REVIEW: THE SPOILS (Trafalgar Studios)

thumbnail_The Spoils - Trafalgar Studios - L - R Alfie Allen (Ted) Jesse Eisenberg (Ben) - Photo by Oliver Rosser - (4)

The Spoils, a new play written by The Social Network star Jesse Eisenberg, has just transferred from Broadway to London’s Trafalgar Studios for the Summer season.

The story is centred around flat mates Ben and Kalyan, who have become best friends over the years. Ben is a rich-kid from New York whose daddy bought him an apartment. He spends his days pretending to be a film maker but mostly just sits around drinking beer and smoking pot. Kalyan is in New York from Nepal, to study and get his education. When Ben runs into old school friend Ted in the street, he is overcome with emotion to find out he is set to marry Ben’s childhood love Sarah (although he never confessed his love for her). In a bid of desperation he attempts to befriend the couple in order to display his love for her and win her over with his charm and interesting anicdotes. But how far is he prepared to go to stop the wedding and does he really even want her or is he just depressed and bored in life and looking for something to do.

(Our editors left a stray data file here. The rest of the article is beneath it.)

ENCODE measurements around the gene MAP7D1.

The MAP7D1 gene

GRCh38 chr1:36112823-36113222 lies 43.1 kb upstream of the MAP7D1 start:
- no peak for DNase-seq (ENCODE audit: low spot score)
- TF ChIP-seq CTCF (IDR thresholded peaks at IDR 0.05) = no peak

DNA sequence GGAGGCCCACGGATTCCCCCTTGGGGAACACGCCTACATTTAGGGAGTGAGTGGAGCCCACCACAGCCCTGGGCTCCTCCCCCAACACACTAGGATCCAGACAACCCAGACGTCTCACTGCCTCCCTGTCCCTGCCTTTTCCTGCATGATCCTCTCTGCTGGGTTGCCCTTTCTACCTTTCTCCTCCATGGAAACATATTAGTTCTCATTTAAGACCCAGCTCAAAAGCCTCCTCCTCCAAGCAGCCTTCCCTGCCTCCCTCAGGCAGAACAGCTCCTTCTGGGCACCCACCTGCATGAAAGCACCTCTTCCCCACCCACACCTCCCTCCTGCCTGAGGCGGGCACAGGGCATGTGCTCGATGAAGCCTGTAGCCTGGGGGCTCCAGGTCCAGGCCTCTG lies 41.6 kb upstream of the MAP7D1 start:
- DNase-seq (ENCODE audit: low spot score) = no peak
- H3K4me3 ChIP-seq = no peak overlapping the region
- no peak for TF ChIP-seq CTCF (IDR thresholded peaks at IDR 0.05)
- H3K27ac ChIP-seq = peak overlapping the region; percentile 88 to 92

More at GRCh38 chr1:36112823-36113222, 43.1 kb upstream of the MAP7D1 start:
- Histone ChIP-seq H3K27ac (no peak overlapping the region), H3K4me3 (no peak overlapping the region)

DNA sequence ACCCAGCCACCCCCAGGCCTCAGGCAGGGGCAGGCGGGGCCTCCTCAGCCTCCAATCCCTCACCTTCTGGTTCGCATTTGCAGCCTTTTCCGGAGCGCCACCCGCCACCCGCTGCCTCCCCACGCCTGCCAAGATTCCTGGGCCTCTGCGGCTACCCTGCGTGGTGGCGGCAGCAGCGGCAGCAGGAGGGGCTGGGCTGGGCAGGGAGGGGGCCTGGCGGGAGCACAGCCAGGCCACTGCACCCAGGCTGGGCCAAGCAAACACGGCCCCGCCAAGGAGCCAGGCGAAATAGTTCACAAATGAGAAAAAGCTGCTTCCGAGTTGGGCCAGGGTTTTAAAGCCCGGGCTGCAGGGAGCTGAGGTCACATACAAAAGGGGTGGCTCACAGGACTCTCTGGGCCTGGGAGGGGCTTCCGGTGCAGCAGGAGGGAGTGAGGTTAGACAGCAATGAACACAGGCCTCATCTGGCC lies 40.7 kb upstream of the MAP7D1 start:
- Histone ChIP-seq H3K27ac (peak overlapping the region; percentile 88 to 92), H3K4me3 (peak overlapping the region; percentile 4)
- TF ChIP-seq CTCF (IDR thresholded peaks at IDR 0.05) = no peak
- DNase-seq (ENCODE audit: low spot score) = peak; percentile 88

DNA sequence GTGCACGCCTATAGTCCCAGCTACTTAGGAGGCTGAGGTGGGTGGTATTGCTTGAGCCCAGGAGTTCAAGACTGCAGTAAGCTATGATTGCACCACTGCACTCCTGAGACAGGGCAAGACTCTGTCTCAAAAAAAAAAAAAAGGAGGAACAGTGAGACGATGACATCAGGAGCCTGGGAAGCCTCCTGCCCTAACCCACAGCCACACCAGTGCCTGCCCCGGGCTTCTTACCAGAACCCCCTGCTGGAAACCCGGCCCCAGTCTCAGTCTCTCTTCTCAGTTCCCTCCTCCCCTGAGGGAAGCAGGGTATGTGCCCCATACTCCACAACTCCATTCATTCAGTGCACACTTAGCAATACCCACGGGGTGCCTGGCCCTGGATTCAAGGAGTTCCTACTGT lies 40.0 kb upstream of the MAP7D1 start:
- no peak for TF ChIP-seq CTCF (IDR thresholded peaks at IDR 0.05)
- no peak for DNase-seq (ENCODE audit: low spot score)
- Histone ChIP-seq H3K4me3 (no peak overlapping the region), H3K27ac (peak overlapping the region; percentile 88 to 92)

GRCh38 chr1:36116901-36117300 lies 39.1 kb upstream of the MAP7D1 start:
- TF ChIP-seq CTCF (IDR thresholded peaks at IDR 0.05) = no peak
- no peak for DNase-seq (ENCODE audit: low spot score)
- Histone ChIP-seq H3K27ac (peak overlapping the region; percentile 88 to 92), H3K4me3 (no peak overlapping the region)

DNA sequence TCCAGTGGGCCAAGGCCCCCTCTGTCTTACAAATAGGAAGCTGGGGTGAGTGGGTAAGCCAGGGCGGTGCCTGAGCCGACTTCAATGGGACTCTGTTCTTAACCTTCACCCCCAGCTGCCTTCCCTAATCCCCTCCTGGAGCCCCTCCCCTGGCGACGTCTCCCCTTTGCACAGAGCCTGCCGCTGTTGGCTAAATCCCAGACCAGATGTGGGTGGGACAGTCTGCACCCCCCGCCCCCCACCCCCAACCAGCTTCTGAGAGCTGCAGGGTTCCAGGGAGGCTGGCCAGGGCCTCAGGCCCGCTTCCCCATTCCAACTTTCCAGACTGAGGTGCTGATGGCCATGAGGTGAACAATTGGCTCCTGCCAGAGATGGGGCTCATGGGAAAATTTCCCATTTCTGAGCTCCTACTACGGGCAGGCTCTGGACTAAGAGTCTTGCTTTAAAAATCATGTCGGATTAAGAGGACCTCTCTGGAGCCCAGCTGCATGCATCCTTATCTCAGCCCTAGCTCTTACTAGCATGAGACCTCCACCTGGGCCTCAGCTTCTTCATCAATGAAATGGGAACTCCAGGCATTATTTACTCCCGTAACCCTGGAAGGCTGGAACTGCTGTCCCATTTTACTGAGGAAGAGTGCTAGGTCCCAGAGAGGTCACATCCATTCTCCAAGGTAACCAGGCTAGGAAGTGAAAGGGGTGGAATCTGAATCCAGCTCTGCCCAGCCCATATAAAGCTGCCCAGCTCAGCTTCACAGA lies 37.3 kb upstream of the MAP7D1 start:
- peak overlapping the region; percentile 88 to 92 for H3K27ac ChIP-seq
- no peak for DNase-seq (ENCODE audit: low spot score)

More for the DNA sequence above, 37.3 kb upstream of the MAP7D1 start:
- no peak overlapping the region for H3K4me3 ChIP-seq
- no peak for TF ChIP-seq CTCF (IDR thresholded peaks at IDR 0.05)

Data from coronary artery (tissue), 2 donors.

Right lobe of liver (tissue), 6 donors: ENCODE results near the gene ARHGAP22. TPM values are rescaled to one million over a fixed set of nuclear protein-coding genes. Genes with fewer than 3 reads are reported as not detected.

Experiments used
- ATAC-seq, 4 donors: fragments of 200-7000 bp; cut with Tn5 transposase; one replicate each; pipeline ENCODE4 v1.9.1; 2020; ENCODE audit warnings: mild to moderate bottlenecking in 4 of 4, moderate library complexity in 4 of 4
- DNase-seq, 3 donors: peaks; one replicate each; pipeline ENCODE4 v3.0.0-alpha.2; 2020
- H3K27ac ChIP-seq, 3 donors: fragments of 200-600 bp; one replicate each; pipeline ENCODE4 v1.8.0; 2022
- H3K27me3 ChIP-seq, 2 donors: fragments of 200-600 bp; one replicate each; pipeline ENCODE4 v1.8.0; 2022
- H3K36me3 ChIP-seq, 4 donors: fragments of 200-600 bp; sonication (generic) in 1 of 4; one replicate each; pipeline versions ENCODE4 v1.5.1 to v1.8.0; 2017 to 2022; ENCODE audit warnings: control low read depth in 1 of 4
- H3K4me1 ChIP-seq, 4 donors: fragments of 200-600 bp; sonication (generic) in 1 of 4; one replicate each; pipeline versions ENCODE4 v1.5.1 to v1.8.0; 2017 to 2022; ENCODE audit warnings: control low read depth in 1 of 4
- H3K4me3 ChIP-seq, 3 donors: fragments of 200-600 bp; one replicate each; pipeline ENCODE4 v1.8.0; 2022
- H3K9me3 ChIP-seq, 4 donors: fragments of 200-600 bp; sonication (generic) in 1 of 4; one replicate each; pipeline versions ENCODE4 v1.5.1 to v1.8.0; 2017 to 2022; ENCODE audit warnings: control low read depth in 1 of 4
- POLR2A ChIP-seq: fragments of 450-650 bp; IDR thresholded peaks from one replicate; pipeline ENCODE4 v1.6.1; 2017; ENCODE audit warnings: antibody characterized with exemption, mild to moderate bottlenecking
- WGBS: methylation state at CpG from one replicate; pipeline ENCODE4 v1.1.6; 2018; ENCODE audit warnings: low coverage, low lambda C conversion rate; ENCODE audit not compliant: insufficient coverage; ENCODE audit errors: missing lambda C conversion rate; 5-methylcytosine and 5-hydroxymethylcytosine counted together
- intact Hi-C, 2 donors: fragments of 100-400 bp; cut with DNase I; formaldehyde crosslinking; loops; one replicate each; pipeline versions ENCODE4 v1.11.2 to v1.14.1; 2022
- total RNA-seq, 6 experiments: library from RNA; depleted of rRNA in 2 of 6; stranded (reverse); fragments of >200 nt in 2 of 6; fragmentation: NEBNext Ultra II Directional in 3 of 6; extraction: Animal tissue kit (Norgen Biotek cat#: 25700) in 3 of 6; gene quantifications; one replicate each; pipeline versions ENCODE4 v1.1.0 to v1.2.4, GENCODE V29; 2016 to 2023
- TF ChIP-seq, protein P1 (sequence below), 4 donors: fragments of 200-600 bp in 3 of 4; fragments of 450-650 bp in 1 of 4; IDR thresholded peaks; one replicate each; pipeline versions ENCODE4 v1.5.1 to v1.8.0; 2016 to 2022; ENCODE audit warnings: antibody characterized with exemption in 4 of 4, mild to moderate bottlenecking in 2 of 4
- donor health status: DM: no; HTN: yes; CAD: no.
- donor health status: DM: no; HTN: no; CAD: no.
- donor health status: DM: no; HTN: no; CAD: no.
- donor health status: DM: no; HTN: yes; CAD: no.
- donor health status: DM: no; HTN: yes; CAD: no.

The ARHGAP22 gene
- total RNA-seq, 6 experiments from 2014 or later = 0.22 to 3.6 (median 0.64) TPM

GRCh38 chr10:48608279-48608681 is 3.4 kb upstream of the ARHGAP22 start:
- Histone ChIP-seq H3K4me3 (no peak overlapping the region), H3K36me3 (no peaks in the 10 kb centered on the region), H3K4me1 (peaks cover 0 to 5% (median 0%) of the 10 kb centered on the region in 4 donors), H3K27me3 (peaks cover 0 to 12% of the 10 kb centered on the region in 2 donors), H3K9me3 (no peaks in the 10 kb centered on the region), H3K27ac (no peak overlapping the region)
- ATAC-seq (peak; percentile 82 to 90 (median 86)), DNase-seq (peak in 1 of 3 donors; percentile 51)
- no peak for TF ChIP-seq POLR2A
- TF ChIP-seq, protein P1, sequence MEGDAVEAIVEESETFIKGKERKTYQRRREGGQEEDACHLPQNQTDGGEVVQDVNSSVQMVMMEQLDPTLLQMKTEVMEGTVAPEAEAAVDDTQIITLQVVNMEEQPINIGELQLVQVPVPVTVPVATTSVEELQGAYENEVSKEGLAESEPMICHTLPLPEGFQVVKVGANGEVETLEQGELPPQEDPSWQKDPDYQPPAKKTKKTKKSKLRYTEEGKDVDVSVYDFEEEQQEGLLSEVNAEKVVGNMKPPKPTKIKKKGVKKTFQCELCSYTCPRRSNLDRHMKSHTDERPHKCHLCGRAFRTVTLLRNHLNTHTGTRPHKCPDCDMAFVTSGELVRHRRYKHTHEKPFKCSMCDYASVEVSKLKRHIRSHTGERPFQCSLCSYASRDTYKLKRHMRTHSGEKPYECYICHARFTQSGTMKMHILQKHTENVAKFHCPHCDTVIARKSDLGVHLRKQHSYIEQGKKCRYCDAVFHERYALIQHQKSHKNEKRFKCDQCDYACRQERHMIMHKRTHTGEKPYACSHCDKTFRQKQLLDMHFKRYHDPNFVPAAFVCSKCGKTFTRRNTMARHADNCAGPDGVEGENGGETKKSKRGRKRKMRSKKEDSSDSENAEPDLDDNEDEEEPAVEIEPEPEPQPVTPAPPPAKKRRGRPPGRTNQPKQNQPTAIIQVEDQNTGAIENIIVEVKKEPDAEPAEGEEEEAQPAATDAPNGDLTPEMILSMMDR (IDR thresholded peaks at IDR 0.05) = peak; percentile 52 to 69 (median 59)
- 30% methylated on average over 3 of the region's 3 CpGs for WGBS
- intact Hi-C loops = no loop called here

As with many plays, The Spoils takes a while to really get going and act 1 is mostly about setting the scene, getting to know the characters and setting the traps that will explode in act 2.

Alfie Allen (Ted) is animated and looks like he has been plucked from Avenue Q with his overly expressive movements and quirky accent. Katie Brayben (Sarah) proves once again with this play that she is a solid actress and delivers her comedy lines with deadpan face and perfect timing to get the audience laughing. Kunal Nayar (Kalyan) from the TV comedy show The Big Bang Theory is similar to his character from the show but displays a more grown up, manly version of himself. Annapurna Sriram (as girlfriend Reshma) has some nice moments and ultimately helps to keep things moving in the show.

Set design by Derek McLane was nicely done with a swanky New York apartment setting where the action takes place and direction by Scott Elliott gave the right amount of feeling when the characters were being weirded out by the others and felt uncomfortable.

The Spoils is a well written American play, with some of the humour not transferring perfectly to London but enough there to make us laugh with the crudeness and chaos that ensues in act 2.

Reviewed by West End Wilma
Photo: Oliver Rosser

THE SPOILS plays at Trafalgar Studios until 13 August 2016. Tickets